Science Student Spotlight: Sameer Sabharwal-Siddiqi
The next stop for this Cognitive Neuroscience student is a Ph.D. at the University of Arizona.
This fall Sameer Sabharwal-Siddiqi will start his first year in the Ph.D. program in psychology at the University of Arizona, an institution known for its research on the hippocampus — an area of the brain that is involved in many phenomena that fascinate him, such as the feeling of self in memory and in physical space.
Sabharwal-Siddiqi, who plans to concentrate on cognitive and neural systems, credits the Graduate Center’s M.S. in Cognitive Neuroscience with preparing him for this next step in his academic career. During his two years in the program, he worked in the lab of his adviser, Professor Elizabeth Chua (Psychology, Neuroscience, Cognitive Neuroscience), where he researched the relationship between body, affect, and memory. Specifically, he investigated whether bodily and emotional signals are associated with feelings of familiarity — that “tip of the tongue” experience of, say, seeing someone on the subway that you think you know but can’t quite identify. “There’s an emotional and physiological reaction — heart acceleration, frustration — that may come with the feeling of not being able to put a name to a face,” Sabharwal-Siddiqi says.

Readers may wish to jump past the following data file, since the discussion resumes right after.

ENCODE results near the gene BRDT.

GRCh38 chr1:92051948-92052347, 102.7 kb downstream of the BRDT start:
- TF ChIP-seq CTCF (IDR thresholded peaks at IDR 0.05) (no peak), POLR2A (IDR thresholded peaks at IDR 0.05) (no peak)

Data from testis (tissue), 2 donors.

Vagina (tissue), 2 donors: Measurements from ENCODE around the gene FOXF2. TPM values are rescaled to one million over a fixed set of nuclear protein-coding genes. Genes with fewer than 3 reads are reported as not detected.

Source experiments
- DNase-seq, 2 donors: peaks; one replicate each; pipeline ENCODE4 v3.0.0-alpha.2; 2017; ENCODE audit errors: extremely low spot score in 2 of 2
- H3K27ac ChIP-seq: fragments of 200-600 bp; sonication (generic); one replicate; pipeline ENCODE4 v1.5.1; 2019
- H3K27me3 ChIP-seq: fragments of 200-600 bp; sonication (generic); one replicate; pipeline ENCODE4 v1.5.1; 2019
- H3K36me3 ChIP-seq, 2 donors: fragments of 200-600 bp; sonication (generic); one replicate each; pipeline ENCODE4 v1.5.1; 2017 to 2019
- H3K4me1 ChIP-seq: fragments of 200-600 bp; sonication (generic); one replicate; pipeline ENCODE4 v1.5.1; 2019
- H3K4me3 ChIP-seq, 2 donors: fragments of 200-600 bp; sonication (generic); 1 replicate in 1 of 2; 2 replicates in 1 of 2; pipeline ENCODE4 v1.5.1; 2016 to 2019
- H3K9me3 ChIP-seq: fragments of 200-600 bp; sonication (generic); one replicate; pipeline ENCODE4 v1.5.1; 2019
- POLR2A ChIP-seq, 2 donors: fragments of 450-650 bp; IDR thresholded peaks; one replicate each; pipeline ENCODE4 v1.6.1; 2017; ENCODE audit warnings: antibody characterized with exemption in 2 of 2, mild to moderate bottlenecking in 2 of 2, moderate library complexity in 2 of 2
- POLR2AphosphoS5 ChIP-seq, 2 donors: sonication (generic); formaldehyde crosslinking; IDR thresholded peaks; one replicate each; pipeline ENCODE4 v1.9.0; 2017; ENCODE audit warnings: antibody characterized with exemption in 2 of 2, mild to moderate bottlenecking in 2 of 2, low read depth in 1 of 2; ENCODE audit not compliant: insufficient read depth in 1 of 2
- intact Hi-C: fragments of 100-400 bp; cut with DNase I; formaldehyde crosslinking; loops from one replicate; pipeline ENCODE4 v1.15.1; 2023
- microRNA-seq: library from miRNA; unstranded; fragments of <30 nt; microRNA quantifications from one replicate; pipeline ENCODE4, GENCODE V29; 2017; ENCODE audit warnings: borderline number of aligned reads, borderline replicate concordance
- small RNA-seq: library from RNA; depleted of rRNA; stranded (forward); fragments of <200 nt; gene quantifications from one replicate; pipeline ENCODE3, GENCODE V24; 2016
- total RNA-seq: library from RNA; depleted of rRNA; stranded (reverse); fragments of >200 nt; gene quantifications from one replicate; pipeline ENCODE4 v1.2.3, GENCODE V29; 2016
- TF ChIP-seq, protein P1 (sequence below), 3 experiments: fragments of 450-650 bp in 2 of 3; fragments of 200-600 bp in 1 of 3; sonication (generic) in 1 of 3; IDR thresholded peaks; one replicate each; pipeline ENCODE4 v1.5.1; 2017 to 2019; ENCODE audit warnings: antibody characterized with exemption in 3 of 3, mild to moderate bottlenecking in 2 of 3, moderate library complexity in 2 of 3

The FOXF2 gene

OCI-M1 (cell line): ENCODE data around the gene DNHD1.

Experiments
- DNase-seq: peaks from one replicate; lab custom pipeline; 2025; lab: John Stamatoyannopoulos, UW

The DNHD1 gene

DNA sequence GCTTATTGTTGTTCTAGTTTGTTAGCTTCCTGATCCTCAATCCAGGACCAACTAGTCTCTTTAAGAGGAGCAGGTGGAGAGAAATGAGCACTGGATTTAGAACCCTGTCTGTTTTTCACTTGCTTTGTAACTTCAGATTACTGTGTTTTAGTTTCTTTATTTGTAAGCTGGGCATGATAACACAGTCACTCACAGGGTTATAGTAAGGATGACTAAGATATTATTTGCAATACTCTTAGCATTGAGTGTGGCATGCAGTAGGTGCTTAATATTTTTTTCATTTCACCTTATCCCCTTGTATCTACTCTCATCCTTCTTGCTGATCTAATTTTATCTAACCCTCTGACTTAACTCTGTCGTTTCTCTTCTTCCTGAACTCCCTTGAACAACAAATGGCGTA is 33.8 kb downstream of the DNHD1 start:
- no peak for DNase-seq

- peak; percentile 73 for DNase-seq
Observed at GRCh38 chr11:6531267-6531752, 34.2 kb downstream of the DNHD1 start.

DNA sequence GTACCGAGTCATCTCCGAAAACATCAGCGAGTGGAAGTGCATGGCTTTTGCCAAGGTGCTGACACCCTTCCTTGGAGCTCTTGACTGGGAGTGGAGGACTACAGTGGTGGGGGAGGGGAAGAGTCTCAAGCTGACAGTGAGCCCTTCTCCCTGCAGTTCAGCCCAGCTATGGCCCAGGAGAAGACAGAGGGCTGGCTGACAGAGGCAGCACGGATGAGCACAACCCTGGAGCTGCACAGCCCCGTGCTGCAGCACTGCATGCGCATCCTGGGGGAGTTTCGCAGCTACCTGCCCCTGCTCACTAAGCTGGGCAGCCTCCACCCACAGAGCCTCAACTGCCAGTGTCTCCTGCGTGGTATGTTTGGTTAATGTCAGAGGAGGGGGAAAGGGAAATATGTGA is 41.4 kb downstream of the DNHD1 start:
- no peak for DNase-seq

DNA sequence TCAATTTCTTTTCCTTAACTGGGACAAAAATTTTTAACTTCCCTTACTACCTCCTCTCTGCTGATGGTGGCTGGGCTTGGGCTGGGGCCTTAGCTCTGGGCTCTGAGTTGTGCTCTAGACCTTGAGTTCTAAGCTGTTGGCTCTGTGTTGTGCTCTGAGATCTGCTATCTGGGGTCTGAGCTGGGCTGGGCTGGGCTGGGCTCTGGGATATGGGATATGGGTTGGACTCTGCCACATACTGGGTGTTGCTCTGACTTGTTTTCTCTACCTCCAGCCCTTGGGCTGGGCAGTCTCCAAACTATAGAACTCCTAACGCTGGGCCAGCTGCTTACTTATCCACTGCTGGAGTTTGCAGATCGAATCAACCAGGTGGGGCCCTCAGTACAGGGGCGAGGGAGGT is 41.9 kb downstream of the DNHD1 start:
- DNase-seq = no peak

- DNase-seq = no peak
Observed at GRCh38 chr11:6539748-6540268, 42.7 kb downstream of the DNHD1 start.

Neuroscience, he says, is still a relatively young field, and the subspecialty of cognitive neuroscience asks fundamentally different questions than what students might encounter in programs that focus solely on biology or psychology, such as: How we get from the brain to the mind?
Before coming to the Graduate Center, Sabharwal-Siddiqi worked as a laboratory associate at NYU’s Center for Neural Science. He earned a B.A. in neuroscience and in history from Amherst College, and he continues to explore the connections between the two disciplines on his site, The Living History Blog.
One of the ways that the Graduate Center prepared him to pursue a Ph.D. was the significant degree of freedom he had while conducting his own experiments in Chua’s lab, Sabharwal-Siddiqi says. The other was the involvement of faculty and students in rigorous debates during class. He finished up his time at the Graduate Center with Consciousness, a class co-taught by Presidential Professor Tony Ro, who directs the Cognitive Neuroscience Program, and Professor Richard Brown, a philosopher. “We all argue with each other, but not in a mean-spirited way — everyone’s opinion is valid — and we’re arguing about consciousness in this absolutely engrossing, lovely class,” Sabharwal-Siddiqi says. “What could be more interesting than that?”